The idea that a young girl (not a buff, burly man) volunteers her life to save a younger girl shows that women are capable leaders and revolutionaries! Today’s professional gender wage gap and shortage of female leaders seems to rightfully be a nonexistent issue in the world Collins created.
3. Project a Positive Image: “But I can’t let my fear show”
Katniss is constantly watched on the big screen by all of Panem during the games, and folks are more likely to sponsor her with gifts during the game if she displays bravery. After all, “pity does not get you aid. Admiration at your refusal to give in does,” Katniss says.
In the same way that Katniss highlights bravery, it’s in your best interest to project an image of confidence and professionalism both in person and online.
4. Know Your Skill: “Katniss, it’s just hunting. You’re the best hunter I know.”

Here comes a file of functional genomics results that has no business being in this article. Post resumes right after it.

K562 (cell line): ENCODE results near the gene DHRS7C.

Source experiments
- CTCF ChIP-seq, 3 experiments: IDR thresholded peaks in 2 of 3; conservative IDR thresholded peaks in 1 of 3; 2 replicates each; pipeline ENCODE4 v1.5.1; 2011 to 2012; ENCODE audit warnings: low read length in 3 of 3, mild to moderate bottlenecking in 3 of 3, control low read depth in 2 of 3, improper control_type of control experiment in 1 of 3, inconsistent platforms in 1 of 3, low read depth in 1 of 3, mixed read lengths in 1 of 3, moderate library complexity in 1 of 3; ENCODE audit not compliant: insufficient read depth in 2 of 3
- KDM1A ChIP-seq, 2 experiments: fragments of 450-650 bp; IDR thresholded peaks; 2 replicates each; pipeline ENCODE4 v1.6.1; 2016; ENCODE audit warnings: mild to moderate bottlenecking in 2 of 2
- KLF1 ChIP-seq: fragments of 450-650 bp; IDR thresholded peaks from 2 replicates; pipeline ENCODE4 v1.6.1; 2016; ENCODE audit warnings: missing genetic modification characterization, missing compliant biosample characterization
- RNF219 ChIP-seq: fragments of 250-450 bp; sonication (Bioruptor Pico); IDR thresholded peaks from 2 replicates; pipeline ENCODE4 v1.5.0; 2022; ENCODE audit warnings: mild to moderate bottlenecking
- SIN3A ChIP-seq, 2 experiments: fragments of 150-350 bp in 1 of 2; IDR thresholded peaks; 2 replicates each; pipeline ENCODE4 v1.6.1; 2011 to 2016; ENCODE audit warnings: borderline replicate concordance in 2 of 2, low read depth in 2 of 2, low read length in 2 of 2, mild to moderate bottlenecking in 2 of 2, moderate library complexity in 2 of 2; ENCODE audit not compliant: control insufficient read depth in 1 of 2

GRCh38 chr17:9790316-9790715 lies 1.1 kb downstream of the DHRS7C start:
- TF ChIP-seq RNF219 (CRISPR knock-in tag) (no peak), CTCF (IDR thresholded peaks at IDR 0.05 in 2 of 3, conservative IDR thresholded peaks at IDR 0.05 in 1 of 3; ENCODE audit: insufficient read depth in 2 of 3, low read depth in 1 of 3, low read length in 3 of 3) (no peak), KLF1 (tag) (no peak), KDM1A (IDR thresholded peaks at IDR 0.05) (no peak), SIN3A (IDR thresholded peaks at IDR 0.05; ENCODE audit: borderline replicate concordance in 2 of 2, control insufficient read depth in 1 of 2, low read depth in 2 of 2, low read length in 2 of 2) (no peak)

When the Capitol asks the Tributes to showcase their greatest strength before the Games, Katniss knows that years of practice hunting alongside her late father is her biggest asset. She immediately identifies that Glimmer, the girl with the arrows, is incompetent with the bow and snatches them upon her death.
Rather than trying to be great at a number of things, like Katniss, job seekers should put in hours practicing and perfecting one skill and become its master. It’ll be a huge asset.
5. Gain Allies: “They’re not the only ones who can form alliances”
When Katniss sees fellow District 12 tribute Peeta fraternizing with the Career Tributes (those from the richer Districts, born and trained to win)—she’s enraged and looks to the frail yet agile Rue for support. Katniss with her trusted bow and arrow and Rue with her undeniable slyness make them a double-threat!
Now, we’re not saying you should openly ask a colleague to form an alliance, of course. That would be weird. But, it’s always beneficial to seize opportunities to team up and collaborate with a coworker to produce a bigger, better results. Like Katniss, first observe and evaluate trustworthy partners!
6. Pay it Forward: “For the little girl. You and me, we’re even then. No more owed.”